ONE Archives Exhibit Highlights Queer L.A. Mags Dating Back to the 1940s

An exhibit from the ONE Archives in Los Angeles showcases the role of Southern California in the creation of LGBT publishing and activism. Check out some of these daring and confrontational publications.



(Upper left) ONE magazine, Vol. 1, No. 9 (September 1953)
Early issues of ONE featured woodblock designs by the magazine’s art director Joan Corbin, who used the pseudonym Eve Elloree to protect herself from being publicly identified as a homosexual.

(Upper right) ONE magazine, Vol. 1, No. 8 (August 1953)
The first widely circulated publication for homosexuals in the United States, ONE magazine was a vital progressive voice during the repressive McCarthy era, pioneering what was then called the “homophile movement.” While initially sold hand-to-hand, by the mid-'50s ONE was available at select bookstores and newsstands throughout the United States, Mexico and Europe, as well as through subscription.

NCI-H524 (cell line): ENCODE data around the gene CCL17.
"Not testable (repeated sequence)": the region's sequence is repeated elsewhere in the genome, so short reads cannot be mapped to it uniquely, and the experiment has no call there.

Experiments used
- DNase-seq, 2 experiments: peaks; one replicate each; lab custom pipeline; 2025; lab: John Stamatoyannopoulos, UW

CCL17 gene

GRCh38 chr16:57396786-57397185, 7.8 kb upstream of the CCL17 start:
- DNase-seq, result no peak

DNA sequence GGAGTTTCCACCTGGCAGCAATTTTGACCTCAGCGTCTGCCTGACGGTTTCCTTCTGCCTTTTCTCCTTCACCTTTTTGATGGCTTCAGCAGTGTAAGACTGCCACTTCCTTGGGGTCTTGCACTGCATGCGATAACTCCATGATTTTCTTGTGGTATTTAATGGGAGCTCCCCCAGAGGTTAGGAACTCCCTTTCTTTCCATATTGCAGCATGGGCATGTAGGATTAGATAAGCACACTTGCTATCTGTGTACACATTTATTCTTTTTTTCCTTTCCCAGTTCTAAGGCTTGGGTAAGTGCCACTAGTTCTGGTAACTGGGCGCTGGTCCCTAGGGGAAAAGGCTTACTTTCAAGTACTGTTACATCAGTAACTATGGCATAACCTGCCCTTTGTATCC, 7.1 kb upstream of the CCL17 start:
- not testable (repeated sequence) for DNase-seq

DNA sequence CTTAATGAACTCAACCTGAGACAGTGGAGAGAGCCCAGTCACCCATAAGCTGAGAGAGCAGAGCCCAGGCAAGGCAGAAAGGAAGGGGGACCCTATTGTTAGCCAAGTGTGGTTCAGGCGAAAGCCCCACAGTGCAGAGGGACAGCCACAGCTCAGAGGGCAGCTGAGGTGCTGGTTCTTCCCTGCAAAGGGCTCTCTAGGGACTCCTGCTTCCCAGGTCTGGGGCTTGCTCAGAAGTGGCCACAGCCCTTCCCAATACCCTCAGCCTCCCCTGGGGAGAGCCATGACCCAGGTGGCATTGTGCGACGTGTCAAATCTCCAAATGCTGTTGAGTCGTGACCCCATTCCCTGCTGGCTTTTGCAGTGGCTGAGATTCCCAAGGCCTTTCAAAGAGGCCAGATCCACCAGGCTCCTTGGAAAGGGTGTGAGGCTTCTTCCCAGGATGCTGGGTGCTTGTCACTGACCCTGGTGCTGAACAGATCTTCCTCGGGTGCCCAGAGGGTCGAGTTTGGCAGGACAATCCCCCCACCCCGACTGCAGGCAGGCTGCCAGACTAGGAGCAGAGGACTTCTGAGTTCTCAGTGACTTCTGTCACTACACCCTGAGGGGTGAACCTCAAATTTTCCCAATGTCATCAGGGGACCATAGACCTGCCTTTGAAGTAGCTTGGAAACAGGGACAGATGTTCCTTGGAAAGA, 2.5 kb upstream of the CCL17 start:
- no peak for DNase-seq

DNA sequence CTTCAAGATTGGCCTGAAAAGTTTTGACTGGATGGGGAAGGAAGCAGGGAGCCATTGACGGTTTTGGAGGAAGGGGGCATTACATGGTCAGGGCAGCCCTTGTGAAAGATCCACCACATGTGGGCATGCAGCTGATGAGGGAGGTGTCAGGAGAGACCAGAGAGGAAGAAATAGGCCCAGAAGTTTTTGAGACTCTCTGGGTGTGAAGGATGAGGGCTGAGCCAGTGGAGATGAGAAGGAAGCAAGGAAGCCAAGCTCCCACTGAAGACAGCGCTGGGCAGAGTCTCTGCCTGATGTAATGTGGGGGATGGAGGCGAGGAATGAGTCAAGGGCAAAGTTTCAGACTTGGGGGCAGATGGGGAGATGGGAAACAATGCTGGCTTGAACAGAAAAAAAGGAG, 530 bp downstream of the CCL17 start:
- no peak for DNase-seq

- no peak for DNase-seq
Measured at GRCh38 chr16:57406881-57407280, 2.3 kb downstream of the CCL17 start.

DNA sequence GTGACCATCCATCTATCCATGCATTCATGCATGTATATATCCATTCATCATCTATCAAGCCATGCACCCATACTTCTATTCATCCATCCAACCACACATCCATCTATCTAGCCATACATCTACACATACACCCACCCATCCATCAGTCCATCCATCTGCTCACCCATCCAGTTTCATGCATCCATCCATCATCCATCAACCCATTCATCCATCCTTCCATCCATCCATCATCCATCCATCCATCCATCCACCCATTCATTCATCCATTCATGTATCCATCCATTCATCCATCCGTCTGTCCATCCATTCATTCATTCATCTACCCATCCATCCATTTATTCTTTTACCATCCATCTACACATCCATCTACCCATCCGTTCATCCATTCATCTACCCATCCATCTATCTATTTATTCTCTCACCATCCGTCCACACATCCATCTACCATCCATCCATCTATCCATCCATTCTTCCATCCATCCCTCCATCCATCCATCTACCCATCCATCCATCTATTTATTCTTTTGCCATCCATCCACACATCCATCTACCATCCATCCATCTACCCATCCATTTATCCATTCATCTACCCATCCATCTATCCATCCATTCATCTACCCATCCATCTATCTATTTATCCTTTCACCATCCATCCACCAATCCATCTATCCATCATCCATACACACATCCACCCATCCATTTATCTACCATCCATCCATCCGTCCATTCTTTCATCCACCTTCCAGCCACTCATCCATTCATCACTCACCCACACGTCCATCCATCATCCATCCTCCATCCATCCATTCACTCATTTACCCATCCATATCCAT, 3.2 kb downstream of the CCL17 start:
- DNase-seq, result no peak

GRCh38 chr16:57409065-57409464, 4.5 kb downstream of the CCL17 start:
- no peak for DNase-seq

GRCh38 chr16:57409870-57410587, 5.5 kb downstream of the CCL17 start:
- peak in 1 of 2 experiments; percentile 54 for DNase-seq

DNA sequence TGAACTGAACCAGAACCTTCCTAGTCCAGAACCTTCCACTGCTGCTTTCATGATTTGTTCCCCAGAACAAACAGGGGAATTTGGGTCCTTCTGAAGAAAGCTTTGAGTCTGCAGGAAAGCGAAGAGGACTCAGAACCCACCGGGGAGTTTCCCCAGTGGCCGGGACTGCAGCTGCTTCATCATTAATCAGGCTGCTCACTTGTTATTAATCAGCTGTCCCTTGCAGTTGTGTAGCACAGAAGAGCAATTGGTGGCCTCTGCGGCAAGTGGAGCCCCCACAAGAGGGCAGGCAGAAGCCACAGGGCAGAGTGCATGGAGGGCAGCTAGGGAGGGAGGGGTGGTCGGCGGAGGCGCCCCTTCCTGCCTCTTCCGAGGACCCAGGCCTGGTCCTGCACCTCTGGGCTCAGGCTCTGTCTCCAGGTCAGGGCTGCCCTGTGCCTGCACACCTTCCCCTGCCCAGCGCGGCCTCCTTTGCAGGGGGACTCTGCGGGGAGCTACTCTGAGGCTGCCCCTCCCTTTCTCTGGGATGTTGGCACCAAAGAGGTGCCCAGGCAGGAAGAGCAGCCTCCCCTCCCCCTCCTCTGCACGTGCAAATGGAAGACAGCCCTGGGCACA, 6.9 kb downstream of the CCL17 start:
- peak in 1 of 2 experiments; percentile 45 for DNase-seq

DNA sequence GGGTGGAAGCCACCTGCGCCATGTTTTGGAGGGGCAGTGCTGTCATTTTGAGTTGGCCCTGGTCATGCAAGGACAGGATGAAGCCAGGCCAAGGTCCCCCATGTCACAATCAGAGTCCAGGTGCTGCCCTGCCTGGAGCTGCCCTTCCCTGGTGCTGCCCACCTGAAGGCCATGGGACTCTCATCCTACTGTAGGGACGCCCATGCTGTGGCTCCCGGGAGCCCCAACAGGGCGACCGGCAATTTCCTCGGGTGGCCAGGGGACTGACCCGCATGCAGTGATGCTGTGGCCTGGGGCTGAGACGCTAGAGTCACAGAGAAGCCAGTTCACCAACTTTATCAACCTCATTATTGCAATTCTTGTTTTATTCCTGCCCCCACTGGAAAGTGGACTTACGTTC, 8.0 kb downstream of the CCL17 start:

(Lower right) ONE Magazine, Vol. 3, No. 4 (April 1955)
(Lower left) ONE Magazine, Vol. 8, No. 6 (June 1960)
This cover of ONE Magazine features of portrait editor and writer Stella Rush, who used the pseudonym Sten Russell.